(May 1970 to April 1971)

My Experience in Charlie Company – by Jerry Brenke

There is one thing I realize now, after going to our reunions and listening to everyone talk about their experiences, and having a basic knowledge about the history of the Vietnam War, that at the time I entered Charlie Company, I was going into the most dangerous combat area of Vietnam or at least “one” of the most dangerous areas. I guess it’s much better for me that I realize this now instead of when I joined C Company. The terrain we operated in reminds me very much of the Great Smokey Mountains. When we travelled, it was either by foot or by helicopter but mostly by foot. You were either walking up or down or it was always very steep. It’s one of those experiences when it’s darn near impossible to explain to someone who didn’t experience being in those conditions what it was like.

Now, you would think that walking uphill would be worse than walking downhill. One time right after we got resupplied with about a week’s worth of food and ammo, we were headed down this steep mountain. I was carrying an M-60 machine gun and 200 rounds of ammo, plus my rucksack when suddenly I slipped and started tumbling down this mountain. It was all happening so fast all I could remember was seeing the ground one second and then seeing the sky the next, and wondering when I would stop. Finally I stopped, and I was lucky. I had lost somebrenke2 of my food and bit my lower lip, but otherwise was fine; just a little pissed though!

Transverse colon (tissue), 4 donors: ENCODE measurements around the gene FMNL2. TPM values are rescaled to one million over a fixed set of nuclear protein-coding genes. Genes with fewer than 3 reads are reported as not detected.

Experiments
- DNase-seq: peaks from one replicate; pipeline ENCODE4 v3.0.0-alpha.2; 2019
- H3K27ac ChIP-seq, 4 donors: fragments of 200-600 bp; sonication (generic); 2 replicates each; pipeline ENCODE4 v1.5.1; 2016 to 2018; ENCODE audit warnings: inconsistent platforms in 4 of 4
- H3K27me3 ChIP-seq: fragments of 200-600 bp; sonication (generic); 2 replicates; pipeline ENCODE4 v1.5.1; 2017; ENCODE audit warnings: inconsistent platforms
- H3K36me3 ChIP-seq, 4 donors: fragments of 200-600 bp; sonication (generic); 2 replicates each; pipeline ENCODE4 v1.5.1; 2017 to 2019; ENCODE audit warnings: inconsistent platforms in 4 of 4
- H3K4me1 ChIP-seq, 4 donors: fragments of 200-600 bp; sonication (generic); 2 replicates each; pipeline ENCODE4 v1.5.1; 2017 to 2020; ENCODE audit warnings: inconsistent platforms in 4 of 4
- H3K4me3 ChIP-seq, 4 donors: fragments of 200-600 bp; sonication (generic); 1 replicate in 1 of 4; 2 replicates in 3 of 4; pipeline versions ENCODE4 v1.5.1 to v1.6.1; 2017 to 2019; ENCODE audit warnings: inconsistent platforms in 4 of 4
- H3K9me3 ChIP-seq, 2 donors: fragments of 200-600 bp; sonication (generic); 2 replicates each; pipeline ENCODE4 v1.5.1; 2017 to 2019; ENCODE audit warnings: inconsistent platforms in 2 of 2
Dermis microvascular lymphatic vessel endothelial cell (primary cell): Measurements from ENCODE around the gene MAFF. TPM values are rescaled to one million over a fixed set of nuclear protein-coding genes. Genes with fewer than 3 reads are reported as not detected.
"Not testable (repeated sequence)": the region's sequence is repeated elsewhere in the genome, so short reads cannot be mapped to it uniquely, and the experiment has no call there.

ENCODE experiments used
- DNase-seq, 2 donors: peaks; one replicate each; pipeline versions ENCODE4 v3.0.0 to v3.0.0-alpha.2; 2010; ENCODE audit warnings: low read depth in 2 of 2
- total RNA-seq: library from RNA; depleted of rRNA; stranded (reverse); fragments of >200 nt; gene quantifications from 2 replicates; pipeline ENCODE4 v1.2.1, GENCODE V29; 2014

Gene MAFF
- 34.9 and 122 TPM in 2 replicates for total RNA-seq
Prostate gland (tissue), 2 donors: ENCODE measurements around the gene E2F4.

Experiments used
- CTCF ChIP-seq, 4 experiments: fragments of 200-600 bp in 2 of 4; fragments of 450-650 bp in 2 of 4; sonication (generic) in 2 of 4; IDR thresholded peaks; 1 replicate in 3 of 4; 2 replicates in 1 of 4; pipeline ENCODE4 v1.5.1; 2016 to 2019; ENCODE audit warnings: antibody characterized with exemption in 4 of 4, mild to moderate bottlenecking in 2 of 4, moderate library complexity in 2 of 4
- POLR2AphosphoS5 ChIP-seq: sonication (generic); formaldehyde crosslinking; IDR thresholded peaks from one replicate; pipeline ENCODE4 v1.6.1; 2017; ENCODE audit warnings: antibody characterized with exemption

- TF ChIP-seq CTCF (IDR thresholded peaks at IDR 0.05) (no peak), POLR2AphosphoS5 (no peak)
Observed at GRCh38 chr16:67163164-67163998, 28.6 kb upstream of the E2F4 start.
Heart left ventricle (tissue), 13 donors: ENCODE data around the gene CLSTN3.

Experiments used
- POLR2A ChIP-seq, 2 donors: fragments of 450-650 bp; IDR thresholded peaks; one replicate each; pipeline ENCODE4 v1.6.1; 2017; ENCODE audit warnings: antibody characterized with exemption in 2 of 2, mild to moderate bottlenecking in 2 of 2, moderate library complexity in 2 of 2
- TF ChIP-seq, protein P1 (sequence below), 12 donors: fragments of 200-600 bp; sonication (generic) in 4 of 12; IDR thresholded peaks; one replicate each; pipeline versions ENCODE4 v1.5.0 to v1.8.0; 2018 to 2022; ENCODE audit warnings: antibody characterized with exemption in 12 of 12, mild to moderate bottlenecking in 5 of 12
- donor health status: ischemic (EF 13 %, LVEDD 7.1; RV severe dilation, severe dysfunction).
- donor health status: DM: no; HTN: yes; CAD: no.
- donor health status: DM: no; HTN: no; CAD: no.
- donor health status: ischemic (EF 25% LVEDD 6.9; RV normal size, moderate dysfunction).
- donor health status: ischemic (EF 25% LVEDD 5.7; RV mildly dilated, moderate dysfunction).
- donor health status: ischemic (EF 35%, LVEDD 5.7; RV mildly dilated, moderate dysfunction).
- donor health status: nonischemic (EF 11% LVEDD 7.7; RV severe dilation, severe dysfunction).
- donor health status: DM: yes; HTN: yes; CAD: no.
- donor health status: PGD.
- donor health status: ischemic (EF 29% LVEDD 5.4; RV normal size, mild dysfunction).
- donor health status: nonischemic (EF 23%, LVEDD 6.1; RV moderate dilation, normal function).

The fear of combat happening at any time, being 9,000 miles from home and being wet most of the time, picking leaches off oneself, sleeping in mud holes or against a tree, and shivering uncontrollably when wet and cold had quite a psychological effect on a young man. I remember one day while our squad was on a patrol and we had stopped for a short break, so I thought that this was a good a time as any to ask God some serious questions, particularly the How and Why questions. Well, I do believe to this day that the Holy Spirit paid me a brief visit. I can’t remember exactly any particular words being said to me; it was if there were words without hearing and receiving an understanding at the same time. There wasn’t an answer to a particular question, but within a few minutes, I walked away from that spot with a completely different and much improved attitude.

When we got back to our small overnight base, I believe I must have still had a smile on my face because someone gave me a look that was saying, “What the heck are you smiling about way out here?”

One cannot have been a member of Charlie Company under the command of CPT Mark (Zippo) Smith without expressing my gratitude and love for this man. His feel for his surroundings, his intuition and his great knowledge of infantry tactics, and his devotion to duty and his men is second to none. Most of us feel that we are alive today because of this man. What an honor and privilege it is to have served with Zippo. I know I can speak for all of us from Charlie Company when I say ‘thank you, sir’ for being there with us and for us. It was an honor to have served with you, and it still an honor and blessing to be with you again at our reunions.

One of the proudest moments of my life was when my son, who is a staff sergeant in the National Guard with a tour in the Sinai and Iraq, went to a Charlie Company reunion with me and met my former CO, Zippo. I wouldn’t trade my experience with Charlie Company for anything! Jerry Brenke Dubuque, Iowa Feb 7, 2010